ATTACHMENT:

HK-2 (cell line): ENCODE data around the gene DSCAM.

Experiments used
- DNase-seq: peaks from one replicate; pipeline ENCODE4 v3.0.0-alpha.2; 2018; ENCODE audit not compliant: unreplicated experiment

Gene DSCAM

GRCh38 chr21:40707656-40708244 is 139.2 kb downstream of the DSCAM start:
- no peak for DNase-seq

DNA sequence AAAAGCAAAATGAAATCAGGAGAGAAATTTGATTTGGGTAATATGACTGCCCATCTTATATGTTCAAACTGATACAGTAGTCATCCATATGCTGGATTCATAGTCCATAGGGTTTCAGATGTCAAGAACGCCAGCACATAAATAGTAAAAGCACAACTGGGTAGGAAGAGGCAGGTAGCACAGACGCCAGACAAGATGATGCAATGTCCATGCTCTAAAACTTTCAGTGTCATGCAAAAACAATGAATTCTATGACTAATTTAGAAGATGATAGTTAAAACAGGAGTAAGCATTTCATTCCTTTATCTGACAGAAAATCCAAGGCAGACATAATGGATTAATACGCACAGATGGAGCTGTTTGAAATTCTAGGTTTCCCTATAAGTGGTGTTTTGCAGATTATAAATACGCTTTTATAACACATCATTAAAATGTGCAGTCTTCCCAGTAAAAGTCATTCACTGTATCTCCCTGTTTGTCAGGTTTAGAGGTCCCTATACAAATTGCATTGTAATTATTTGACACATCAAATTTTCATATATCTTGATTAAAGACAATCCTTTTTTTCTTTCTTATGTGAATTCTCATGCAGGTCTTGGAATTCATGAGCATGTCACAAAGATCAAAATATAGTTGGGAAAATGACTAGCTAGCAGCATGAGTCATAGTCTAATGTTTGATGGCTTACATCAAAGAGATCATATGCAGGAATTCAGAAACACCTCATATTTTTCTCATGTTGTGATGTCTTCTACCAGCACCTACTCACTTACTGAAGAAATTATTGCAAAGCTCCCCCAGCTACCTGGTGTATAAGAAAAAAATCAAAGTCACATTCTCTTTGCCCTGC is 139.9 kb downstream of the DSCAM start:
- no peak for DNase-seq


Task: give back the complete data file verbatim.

HK-2 (cell line): ENCODE data around the gene DSCAM.

Experiments used
- DNase-seq: peaks from one replicate; pipeline ENCODE4 v3.0.0-alpha.2; 2018; ENCODE audit not compliant: unreplicated experiment

Gene DSCAM

GRCh38 chr21:40707656-40708244 is 139.2 kb downstream of the DSCAM start:
- no peak for DNase-seq

DNA sequence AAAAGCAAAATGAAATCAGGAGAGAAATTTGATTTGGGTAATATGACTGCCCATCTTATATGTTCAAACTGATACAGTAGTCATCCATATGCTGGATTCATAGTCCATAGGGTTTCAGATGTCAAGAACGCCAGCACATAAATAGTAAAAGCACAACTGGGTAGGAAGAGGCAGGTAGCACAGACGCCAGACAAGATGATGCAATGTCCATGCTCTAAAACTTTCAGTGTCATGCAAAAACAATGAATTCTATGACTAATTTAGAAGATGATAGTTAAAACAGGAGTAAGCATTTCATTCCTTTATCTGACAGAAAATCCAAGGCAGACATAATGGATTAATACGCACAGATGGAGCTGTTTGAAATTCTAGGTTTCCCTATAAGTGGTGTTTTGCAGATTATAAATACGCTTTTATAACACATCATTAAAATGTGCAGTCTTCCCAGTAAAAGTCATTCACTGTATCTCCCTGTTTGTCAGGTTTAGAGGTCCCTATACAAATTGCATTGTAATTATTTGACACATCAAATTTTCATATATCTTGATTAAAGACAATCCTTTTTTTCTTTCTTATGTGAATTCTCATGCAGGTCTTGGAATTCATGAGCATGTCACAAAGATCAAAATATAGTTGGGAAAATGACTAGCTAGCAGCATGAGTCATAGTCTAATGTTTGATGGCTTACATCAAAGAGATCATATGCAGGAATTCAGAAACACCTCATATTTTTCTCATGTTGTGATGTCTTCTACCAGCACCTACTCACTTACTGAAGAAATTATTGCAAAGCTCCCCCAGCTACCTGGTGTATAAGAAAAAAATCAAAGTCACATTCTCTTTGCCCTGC is 139.9 kb downstream of the DSCAM start:
- no peak for DNase-seq